The COVID-19 Pandemic prompted the rapid surge in the generation of clinical data that has been scattered across multiple platforms, making it challenging to measure comparative treatment effects across trials. Last year, Cytel launched a COVID-19 Trial Tracker, an Open Access tool to track the global response to the pandemic. We talk to Louis Dron, Director - Real World Analytics at Cytel, about the evolution of Cytel’s Trial Tracker and the vision for its future developments.
Cytel successfully launched the COVID-19 Clinical Trial Tracker in April 2020. How did we achieve this in such a short span of time?
After taking stock of the situation, we quickly divided work into separate streams to help A) identify data sources, B) understand how to synthesize and interpret information, and C) analyze and visualize the available data. Aspects of our work that we had undertaken prior to this project greatly helped us in this process. Our team has worked extensively in evidence synthesis and many of the approaches we have utilized for a fast start-up were inspired by systematic review processes. In tandem, we have worked extensively in automation of these methods which allowed us to develop near-term and long-term processes for managing the volume of data that was generated. The teams at Cytel collaborate very well with each other and encourage exchange of feedback. Moreover, our contacts in the global research networks allowed us to better understand the needs of the prospective users before the launch of the Trial Tracker.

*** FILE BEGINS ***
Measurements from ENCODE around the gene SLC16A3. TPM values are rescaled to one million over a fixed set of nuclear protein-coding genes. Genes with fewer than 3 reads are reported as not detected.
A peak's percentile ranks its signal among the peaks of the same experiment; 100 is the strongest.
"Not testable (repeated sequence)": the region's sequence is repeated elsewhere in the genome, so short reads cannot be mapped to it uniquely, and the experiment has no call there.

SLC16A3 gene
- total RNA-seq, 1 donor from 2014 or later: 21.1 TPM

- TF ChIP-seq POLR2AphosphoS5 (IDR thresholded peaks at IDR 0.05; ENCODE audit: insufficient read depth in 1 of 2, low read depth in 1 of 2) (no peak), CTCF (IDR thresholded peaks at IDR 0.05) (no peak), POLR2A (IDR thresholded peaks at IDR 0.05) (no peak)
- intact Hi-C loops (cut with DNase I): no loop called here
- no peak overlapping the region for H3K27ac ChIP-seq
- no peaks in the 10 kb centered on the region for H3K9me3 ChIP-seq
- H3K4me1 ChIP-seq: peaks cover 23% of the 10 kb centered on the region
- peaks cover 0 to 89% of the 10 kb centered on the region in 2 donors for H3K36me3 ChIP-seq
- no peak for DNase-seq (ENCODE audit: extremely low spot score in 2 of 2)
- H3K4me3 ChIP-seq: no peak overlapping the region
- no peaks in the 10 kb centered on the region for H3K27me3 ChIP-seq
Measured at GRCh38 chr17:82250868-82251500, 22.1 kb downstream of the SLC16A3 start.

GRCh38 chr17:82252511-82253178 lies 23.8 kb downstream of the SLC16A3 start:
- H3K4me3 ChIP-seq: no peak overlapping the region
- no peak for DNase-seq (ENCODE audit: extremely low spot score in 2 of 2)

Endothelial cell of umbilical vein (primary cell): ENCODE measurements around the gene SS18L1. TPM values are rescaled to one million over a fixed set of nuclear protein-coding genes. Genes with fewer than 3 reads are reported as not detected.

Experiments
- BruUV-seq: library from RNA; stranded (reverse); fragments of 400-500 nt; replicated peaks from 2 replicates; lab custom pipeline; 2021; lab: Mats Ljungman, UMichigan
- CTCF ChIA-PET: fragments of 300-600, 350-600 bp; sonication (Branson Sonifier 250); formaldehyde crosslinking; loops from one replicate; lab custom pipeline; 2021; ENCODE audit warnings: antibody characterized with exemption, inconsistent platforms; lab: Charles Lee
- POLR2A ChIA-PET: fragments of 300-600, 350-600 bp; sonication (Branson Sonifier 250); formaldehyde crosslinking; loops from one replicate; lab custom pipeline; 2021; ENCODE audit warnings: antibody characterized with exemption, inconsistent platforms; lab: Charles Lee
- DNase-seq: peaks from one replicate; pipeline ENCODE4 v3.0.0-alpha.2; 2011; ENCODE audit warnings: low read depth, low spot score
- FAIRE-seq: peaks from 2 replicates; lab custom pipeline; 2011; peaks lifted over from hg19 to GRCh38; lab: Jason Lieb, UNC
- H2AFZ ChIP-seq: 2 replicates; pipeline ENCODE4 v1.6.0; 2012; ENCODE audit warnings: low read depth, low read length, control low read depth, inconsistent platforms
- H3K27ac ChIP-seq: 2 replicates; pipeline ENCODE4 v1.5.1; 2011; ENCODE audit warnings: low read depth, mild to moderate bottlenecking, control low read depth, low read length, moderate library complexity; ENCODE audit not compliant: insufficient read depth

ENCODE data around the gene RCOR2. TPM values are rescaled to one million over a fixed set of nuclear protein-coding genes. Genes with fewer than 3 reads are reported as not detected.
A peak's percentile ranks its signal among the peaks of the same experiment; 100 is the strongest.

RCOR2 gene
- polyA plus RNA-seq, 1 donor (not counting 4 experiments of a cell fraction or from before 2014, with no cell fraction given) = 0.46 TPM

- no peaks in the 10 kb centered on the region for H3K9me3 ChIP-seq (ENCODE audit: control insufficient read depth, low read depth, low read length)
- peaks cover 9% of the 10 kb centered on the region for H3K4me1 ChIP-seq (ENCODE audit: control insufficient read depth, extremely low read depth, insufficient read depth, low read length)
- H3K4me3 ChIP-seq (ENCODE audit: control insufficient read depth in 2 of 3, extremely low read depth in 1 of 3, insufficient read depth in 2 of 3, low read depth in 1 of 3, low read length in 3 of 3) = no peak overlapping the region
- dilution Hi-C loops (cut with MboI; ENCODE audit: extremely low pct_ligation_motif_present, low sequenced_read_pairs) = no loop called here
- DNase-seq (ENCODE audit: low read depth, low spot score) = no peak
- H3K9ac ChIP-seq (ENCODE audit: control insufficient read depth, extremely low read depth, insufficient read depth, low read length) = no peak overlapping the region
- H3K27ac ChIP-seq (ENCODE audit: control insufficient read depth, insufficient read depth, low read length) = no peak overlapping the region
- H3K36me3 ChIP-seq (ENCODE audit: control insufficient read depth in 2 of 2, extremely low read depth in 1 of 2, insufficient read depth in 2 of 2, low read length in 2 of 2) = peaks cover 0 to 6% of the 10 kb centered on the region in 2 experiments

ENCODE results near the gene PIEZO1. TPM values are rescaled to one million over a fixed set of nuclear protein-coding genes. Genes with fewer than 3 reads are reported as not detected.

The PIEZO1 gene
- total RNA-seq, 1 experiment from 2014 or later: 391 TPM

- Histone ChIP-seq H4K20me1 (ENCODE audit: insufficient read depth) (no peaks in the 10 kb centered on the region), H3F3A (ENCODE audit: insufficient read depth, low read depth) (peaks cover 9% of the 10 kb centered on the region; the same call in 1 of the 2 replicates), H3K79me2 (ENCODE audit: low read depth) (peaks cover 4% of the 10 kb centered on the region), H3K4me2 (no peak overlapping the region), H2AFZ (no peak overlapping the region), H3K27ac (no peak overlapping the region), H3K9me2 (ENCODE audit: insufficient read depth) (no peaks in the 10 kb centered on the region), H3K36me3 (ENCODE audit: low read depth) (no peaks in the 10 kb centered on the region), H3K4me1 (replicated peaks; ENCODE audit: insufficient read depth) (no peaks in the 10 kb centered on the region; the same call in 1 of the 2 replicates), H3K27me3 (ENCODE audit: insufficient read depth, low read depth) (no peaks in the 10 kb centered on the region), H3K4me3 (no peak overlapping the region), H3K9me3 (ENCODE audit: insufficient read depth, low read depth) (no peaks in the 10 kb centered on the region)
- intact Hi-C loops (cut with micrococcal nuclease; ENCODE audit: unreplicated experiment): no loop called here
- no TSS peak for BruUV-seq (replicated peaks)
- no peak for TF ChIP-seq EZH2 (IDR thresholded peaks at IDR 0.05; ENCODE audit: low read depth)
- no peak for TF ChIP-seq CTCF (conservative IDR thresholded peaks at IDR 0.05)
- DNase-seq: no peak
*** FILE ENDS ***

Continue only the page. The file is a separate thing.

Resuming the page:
How has the project evolved over the past year?
Our project was initially intended to provide quick connections for researchers to help minimize duplication of efforts and to better coordinate research activities. Over the past year, it has evolved into a timeline of research conducted in times of the COVID-19 pandemic. With the help of Cytel’s Trial Tracker, we can observe the rise (and fall) of hydroxychloroquine-based trials, the rollout of vaccination programs and the development of targeted novel therapies.
Who are the primary users of the Trial Tracker and what advantages are they seeing in using the tool?
The primary users are a mixture of professional groups looking at understanding what research currently exists and identifying the gaps. Examples include not-for-profit global organizations as well as individuals who have reached out to our team to query certain data trends. Our Trial Tracker has been funded in part by The Bill and Melinda Gates Foundation, a leader in global health solutions. We have collaborated closely with the Gates Foundation throughout the project and more recently with the International COVID Data Alliance (ICODA).
Our contact form has also been a great way to interact with the research community and we have been able to collaborate on research papers as well as provide media outlets with data for their reporting.
Can the framework of this application be used in other contexts?